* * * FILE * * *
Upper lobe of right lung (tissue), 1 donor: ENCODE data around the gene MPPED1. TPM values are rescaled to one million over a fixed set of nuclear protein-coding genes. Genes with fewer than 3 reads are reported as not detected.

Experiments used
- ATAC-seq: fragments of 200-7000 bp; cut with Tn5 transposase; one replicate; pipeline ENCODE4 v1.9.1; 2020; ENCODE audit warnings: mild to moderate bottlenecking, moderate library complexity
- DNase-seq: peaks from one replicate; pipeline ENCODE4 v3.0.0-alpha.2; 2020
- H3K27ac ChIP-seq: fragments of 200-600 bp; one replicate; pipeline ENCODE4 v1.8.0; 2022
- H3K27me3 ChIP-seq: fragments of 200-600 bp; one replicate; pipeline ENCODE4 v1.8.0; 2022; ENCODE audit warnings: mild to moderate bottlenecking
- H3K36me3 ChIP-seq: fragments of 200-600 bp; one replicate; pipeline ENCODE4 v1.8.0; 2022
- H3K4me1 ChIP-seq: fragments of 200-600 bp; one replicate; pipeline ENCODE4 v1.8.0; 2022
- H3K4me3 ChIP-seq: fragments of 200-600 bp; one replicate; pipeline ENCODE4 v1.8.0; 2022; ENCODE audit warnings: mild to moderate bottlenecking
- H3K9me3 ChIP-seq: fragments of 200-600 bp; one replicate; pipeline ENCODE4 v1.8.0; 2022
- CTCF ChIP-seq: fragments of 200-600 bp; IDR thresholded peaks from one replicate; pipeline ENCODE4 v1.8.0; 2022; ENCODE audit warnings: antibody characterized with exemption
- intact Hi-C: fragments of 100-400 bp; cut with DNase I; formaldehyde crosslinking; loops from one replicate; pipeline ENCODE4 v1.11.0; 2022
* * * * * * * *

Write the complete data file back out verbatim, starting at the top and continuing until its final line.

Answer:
Upper lobe of right lung (tissue), 1 donor: ENCODE data around the gene MPPED1. TPM values are rescaled to one million over a fixed set of nuclear protein-coding genes. Genes with fewer than 3 reads are reported as not detected.

Experiments used
- ATAC-seq: fragments of 200-7000 bp; cut with Tn5 transposase; one replicate; pipeline ENCODE4 v1.9.1; 2020; ENCODE audit warnings: mild to moderate bottlenecking, moderate library complexity
- DNase-seq: peaks from one replicate; pipeline ENCODE4 v3.0.0-alpha.2; 2020
- H3K27ac ChIP-seq: fragments of 200-600 bp; one replicate; pipeline ENCODE4 v1.8.0; 2022
- H3K27me3 ChIP-seq: fragments of 200-600 bp; one replicate; pipeline ENCODE4 v1.8.0; 2022; ENCODE audit warnings: mild to moderate bottlenecking
- H3K36me3 ChIP-seq: fragments of 200-600 bp; one replicate; pipeline ENCODE4 v1.8.0; 2022
- H3K4me1 ChIP-seq: fragments of 200-600 bp; one replicate; pipeline ENCODE4 v1.8.0; 2022
- H3K4me3 ChIP-seq: fragments of 200-600 bp; one replicate; pipeline ENCODE4 v1.8.0; 2022; ENCODE audit warnings: mild to moderate bottlenecking
- H3K9me3 ChIP-seq: fragments of 200-600 bp; one replicate; pipeline ENCODE4 v1.8.0; 2022
- CTCF ChIP-seq: fragments of 200-600 bp; IDR thresholded peaks from one replicate; pipeline ENCODE4 v1.8.0; 2022; ENCODE audit warnings: antibody characterized with exemption
- intact Hi-C: fragments of 100-400 bp; cut with DNase I; formaldehyde crosslinking; loops from one replicate; pipeline ENCODE4 v1.11.0; 2022